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Top 5 Common Tax Audit Issues – Part 3

May 13, 2014

Tax Question:

Top five common Corporate Income Tax issues faced by clients: Missing Payroll Remittances


When corporations face cash flow shortages, one of the easiest short-term measures is to stop paying remittances to CRA. This is because no prior consent is required and commonly the only cost is the interest that has to be paid on the “loan” CRA has given you. However, under no circumstances ever, should you fail to remit withholding taxes on payroll. We repeat, never, never, never fail to remit withholding taxes on payroll.


When you deduct withholding taxes such as EI, CPP and income tax from payroll you are basically holding them in trust on behalf of your employees. At the end of the year, your employees will file their personal tax returns and report that they have already paid a significant part of their personal taxes owing through their employer. Because this money does not belong to the corporation, using it to pay for business expenses instead of remitting it to CRA is viewed as a serious offence. Think of it as stealing from your employees.

CRA is very aggressive when they are aware a company has failed to remit payroll withholding taxes. They will act very quickly to collect the taxes. This can involve garnishing income sources such as customer receivables, seizing and selling assets, extracting money from the company bank account and chasing the directors of the company personally for the unpaid amounts. In addition, they will assess penalties on top of the taxes owing. CRA is a lot less willing to reach a payment plan for payroll withholding taxes than they are for other taxes such as GST or corporate tax. To help ensure you always have sufficient cash to meet payroll remittances we suggest the following:

  • Prepare a cash flow budget so that you know when the biggest demands on the bank account will be. This will allow you to postpone payments or other purchases ensuring you have sufficient cash resources at payroll time.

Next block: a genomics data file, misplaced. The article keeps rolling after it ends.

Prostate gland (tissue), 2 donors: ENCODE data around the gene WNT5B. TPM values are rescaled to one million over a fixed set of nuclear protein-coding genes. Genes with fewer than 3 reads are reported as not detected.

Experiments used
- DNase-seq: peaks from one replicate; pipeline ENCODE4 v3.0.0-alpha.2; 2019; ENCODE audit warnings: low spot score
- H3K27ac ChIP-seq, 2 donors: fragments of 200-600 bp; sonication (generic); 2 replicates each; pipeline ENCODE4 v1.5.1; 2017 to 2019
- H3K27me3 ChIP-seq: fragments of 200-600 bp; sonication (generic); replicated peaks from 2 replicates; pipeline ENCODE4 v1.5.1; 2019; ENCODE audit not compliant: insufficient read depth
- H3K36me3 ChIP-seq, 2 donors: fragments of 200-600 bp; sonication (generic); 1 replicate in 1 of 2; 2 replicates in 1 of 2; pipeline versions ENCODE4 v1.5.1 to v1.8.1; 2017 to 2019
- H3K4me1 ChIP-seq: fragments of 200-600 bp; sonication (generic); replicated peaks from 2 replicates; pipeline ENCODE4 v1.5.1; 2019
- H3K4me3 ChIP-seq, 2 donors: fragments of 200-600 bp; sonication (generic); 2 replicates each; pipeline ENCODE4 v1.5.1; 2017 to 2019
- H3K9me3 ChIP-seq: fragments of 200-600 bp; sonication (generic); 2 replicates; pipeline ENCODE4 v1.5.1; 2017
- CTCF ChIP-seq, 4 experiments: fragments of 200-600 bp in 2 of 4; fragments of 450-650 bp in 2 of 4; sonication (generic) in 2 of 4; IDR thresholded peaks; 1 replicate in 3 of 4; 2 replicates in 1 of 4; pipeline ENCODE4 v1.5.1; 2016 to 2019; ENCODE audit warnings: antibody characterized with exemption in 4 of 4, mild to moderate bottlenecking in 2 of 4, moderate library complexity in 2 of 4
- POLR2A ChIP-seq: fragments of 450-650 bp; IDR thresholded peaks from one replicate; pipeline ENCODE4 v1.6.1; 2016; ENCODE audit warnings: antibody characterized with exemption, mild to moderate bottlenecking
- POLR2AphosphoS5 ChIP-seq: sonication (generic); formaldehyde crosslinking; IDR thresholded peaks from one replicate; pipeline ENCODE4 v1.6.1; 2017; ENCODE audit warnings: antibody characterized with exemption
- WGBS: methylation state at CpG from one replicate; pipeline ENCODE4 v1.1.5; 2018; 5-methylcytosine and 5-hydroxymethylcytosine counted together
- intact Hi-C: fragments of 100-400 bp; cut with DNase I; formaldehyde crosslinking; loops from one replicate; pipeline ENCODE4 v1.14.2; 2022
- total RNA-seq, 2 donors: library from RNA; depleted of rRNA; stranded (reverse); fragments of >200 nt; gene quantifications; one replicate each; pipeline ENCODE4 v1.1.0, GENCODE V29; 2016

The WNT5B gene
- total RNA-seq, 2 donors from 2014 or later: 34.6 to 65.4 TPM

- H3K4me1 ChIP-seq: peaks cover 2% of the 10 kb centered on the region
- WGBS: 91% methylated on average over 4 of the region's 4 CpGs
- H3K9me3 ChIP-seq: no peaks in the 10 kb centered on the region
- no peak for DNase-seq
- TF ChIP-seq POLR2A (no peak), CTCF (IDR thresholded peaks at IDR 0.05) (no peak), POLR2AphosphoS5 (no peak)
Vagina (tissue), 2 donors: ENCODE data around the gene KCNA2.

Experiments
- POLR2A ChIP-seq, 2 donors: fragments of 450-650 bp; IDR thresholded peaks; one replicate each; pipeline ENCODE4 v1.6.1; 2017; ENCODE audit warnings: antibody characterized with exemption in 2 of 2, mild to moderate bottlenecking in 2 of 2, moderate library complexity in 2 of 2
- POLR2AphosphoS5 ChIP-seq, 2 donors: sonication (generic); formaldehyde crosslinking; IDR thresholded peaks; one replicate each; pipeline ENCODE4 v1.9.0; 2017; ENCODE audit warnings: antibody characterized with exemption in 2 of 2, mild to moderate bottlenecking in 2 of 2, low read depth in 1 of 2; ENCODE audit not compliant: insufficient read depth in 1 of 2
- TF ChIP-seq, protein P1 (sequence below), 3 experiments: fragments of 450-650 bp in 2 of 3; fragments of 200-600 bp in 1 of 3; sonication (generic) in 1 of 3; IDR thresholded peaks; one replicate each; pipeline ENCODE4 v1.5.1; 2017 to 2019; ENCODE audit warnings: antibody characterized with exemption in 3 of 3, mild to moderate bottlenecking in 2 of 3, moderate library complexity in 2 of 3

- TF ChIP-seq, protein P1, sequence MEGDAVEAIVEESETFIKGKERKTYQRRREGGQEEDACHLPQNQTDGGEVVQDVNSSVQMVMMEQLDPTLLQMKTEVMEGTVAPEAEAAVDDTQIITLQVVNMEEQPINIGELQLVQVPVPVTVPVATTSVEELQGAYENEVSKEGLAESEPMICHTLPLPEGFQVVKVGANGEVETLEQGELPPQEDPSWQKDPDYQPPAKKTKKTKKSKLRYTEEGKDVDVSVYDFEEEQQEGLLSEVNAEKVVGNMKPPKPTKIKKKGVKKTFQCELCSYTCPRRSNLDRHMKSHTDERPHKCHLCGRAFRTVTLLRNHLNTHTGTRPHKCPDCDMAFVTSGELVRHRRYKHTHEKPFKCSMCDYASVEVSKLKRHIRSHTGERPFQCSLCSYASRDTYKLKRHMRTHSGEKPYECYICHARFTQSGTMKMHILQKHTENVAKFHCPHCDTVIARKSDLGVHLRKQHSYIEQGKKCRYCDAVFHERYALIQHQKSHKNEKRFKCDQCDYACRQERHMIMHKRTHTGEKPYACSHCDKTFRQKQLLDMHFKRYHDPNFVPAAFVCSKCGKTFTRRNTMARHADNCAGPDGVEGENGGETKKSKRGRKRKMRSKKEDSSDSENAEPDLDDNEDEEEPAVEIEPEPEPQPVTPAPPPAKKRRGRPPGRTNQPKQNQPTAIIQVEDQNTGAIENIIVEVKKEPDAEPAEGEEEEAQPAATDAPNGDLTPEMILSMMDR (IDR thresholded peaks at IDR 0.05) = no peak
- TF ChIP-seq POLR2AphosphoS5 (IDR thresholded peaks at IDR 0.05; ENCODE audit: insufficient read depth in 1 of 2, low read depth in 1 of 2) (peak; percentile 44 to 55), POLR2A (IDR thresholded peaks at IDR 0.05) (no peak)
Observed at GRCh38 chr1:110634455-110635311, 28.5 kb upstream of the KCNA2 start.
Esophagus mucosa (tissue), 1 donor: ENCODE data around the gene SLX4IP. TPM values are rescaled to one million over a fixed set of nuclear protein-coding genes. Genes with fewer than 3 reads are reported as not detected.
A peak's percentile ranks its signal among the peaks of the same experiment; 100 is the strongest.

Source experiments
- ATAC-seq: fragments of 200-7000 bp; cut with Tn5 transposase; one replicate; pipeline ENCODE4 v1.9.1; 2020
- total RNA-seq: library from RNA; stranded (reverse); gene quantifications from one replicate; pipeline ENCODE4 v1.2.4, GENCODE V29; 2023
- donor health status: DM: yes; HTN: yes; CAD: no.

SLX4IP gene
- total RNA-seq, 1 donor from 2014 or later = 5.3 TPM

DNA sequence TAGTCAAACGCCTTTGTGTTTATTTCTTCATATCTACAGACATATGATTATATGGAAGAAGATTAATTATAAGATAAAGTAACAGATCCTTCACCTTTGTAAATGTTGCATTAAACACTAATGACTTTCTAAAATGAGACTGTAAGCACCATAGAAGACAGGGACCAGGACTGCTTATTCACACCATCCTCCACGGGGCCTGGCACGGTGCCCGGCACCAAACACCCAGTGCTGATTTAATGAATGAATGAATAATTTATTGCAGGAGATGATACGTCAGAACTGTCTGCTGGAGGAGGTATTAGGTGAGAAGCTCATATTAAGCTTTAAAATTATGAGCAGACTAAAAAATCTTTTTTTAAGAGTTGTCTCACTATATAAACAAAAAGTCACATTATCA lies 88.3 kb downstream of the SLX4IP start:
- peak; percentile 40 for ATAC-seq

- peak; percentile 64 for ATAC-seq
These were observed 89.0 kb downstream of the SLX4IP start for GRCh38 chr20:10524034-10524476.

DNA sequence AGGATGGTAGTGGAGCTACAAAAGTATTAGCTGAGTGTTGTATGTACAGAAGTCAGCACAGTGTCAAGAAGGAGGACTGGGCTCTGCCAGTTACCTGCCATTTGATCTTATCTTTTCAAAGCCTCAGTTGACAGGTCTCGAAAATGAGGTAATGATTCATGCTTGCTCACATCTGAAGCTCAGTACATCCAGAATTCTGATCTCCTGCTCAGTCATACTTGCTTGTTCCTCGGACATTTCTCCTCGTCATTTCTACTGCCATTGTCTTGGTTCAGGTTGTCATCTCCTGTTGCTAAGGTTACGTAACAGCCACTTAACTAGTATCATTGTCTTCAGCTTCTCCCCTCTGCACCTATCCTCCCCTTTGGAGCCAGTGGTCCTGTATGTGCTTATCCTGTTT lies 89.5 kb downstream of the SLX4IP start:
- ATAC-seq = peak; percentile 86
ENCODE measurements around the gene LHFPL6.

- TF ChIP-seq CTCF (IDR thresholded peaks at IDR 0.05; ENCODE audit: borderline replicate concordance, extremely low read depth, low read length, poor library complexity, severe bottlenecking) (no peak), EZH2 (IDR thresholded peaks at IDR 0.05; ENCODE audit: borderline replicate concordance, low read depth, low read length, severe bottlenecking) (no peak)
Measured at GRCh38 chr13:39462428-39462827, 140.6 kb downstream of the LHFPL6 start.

• Utilize other finance sources such as credit cards to pay for non-payroll items such as assets and supplies. This then frees up cash in your bank account.
  • Hire the services of a payroll company such as ADP or Ceridian as they will automatically pull the money out of your bank account and calculate all your tax withholdings. You may actually save time in the long run.
  • If you are short of cash, as an owner-manager you could defer your own salary. Still pay the remittances but leave the net pay in the shareholder loan account to be taken at a later date when the company has sufficient cash.
  • Set aside an amount of money received from customers equal to the remittances owed into a separate bank account that is only used for payroll. That way you are forcing yourself to save the necessary remittances and do not have to find the money from other sources.

If you would like more information on this topic, please contact a member of the Empire CPA team by filling out the contact form below.

Canadian and foreign tax laws are complex and have a tendency to change on a frequent basis. As such, the content published above is believed to be accurate as of the date of this post. Before implementing any tax planning, please seek professional advice from a qualified tax professional. Empire, Chartered Professional Accountants will not accept any liability for any tax ramifications that may result from acting based on the information contained above.

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